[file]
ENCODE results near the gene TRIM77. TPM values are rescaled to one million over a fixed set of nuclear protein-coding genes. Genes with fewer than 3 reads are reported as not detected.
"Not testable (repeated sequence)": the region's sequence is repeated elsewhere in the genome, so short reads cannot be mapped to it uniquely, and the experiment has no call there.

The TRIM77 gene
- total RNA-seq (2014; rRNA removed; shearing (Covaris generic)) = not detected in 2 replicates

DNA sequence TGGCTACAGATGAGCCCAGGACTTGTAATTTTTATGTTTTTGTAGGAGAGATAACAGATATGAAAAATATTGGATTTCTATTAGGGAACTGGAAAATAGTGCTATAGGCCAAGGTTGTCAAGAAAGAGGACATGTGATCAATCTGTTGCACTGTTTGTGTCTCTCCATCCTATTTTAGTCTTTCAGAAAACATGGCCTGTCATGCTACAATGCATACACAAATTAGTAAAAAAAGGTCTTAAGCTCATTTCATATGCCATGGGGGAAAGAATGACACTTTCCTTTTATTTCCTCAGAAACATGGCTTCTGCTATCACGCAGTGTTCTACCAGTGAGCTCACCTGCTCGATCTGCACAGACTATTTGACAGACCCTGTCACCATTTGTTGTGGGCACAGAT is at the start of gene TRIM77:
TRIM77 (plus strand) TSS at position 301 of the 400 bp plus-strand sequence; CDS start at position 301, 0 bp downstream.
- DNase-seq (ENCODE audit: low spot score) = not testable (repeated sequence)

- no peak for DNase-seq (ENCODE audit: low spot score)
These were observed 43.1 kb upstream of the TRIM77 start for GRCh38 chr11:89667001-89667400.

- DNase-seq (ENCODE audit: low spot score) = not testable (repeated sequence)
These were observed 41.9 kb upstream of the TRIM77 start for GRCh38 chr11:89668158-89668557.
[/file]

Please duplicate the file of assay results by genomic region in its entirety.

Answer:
ENCODE results near the gene TRIM77. TPM values are rescaled to one million over a fixed set of nuclear protein-coding genes. Genes with fewer than 3 reads are reported as not detected.
"Not testable (repeated sequence)": the region's sequence is repeated elsewhere in the genome, so short reads cannot be mapped to it uniquely, and the experiment has no call there.

The TRIM77 gene
- total RNA-seq (2014; rRNA removed; shearing (Covaris generic)) = not detected in 2 replicates

DNA sequence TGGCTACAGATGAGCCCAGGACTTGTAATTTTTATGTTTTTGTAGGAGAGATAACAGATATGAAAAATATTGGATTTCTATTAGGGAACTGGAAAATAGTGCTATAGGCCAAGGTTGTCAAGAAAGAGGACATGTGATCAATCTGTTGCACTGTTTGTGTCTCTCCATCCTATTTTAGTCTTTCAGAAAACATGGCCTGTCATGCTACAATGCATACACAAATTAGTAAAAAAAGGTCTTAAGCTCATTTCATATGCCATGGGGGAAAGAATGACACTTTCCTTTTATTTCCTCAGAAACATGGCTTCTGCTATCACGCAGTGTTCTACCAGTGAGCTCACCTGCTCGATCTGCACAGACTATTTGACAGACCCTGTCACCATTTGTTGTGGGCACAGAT is at the start of gene TRIM77:
TRIM77 (plus strand) TSS at position 301 of the 400 bp plus-strand sequence; CDS start at position 301, 0 bp downstream.
- DNase-seq (ENCODE audit: low spot score) = not testable (repeated sequence)

- no peak for DNase-seq (ENCODE audit: low spot score)
These were observed 43.1 kb upstream of the TRIM77 start for GRCh38 chr11:89667001-89667400.

- DNase-seq (ENCODE audit: low spot score) = not testable (repeated sequence)
These were observed 41.9 kb upstream of the TRIM77 start for GRCh38 chr11:89668158-89668557.